With students having to deal with having money on the mind, many have turned to part-time or full-time employment to get by.
The survey by Inceptia found that 74 percent of those who responded work during the academic year and 15 percent of students are working full-time while going to school.
The alarming part of this is that on average, students are working about 21 hours a week while going to school, which makes it harder to devote the proper time to studies.
Through different research, it has been proven that when working more than 10 hours a week, students are likely to see an increase in negative academic outcomes.
Hike that number up to 20 hours per week, and the study reported that 46 percent of students saw a negative impact on their academic performance and 49 percent of reduced their course load because of the stress in their lives.
And though in a perfect world, saving money and making the grade both come quick and easy, here in the real world Roberts and Figuereo both deploy self-discipline in keeping consistent with their cost-cutting measures.
“I do not go shopping anymore,” Roberts said. “I used to have a massive shopping problem. I’m an impulse shopper; I can’t go to the store. I also don’t go grocery shopping hungry. There isn’t a whole lot I can say other than know how much you have before you go shopping.”
Figuereo said for him, setting financial goals for each semester keeps him on track.
“The key thing I always do is to have goals,” Figuereo said. “For example, your goal is to save $50 on books a semester. Really have that and work towards that and always question yourself, ‘Alright, am I doing the best I can to get that?’ And just always look for news things and be open.”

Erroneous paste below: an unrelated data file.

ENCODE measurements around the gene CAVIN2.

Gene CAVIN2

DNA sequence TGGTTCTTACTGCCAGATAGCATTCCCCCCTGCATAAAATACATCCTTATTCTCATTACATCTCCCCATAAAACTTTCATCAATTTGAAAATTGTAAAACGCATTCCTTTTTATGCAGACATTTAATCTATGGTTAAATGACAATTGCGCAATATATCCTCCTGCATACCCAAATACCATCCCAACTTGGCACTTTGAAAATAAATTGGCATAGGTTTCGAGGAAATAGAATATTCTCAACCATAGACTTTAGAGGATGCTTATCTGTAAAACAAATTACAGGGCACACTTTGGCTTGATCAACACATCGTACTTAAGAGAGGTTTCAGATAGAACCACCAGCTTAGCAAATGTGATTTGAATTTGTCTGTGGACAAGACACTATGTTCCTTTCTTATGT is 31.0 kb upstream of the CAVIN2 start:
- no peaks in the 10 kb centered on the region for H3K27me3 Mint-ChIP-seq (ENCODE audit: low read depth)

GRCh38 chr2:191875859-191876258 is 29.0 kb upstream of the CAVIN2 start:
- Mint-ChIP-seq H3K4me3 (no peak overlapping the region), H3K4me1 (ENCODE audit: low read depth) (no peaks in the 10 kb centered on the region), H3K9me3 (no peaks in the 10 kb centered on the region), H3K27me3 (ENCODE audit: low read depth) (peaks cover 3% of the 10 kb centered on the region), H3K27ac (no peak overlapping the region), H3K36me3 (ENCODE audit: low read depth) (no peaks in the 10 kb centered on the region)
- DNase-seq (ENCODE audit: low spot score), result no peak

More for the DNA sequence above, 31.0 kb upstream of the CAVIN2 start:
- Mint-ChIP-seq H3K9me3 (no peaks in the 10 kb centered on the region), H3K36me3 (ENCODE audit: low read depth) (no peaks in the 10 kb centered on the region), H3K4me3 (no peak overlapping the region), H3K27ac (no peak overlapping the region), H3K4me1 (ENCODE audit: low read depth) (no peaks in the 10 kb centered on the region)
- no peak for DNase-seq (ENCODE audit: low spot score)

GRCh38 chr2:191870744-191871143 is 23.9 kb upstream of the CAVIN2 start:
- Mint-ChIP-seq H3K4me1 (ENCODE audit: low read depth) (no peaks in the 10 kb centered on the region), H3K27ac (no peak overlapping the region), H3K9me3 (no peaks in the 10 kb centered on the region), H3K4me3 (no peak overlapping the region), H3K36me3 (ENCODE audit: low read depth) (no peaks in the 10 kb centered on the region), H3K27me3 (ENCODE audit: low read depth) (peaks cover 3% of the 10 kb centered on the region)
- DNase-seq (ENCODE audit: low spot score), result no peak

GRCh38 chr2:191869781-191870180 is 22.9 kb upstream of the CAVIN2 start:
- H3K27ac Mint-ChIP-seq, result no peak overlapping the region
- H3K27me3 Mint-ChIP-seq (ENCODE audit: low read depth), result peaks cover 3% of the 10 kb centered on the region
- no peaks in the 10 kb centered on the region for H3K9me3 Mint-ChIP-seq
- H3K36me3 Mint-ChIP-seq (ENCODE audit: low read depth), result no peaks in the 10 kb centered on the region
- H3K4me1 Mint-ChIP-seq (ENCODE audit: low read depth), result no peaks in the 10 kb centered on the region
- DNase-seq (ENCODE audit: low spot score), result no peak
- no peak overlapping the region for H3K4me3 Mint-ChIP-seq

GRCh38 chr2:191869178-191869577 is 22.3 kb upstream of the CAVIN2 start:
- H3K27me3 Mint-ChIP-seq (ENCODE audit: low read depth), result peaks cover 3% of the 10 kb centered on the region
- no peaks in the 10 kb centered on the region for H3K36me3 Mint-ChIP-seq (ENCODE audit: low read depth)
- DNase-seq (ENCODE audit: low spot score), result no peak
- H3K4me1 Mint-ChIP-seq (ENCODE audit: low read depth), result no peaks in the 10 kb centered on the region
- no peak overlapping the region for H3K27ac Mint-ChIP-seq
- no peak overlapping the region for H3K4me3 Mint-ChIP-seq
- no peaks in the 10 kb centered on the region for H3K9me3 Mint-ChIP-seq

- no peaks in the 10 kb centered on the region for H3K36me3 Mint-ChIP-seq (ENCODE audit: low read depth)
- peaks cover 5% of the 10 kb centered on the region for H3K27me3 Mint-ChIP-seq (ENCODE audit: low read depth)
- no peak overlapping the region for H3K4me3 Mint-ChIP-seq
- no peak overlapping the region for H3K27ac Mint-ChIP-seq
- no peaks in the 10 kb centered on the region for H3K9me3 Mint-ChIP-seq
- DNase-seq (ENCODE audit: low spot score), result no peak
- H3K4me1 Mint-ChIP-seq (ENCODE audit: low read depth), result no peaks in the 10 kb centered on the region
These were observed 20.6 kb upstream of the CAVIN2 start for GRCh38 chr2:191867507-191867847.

And sometimes for Roberts, just a little reminder that it’s normal and even okay to be broke in college is enough to keep her stress in check.
“I view it: I’m in college, society tells us to be poor,” Roberts said. “This is the only time in your life you can be poor.”
But if the stresses of money management really start to get you down, a study done by Brown University and posted to their website lists the symptoms for financial stress as difficulty sleeping, digestive problems, weight gain or loss, anxiety and even avoiding the problem all together – like leaving unopened bills to pile up – because of subconcious financial stress.
Now you know the symptoms, so stop the cycle and be proactive. According to Brown University researchers, the first step is to plan ahead. Always know how much money you have available, and track your day-to-day spending to make sure you’re keeping current. Keep your lines of communication clear with family and friends – whether your feel like your worries are realistic or not – because just vocalizing the stresses help you come to terms with the reality of a situation. Lastly, experts recommend that the financially freaked out simply change the focus. Find something else outside of your finances to put your energy into.
And if there’s no methodology that can quell the racing in your mind, take at least a little comfort in comradery – because you can bet your bottom dollar that there are more Roberts and Figuereo’s out there than you think.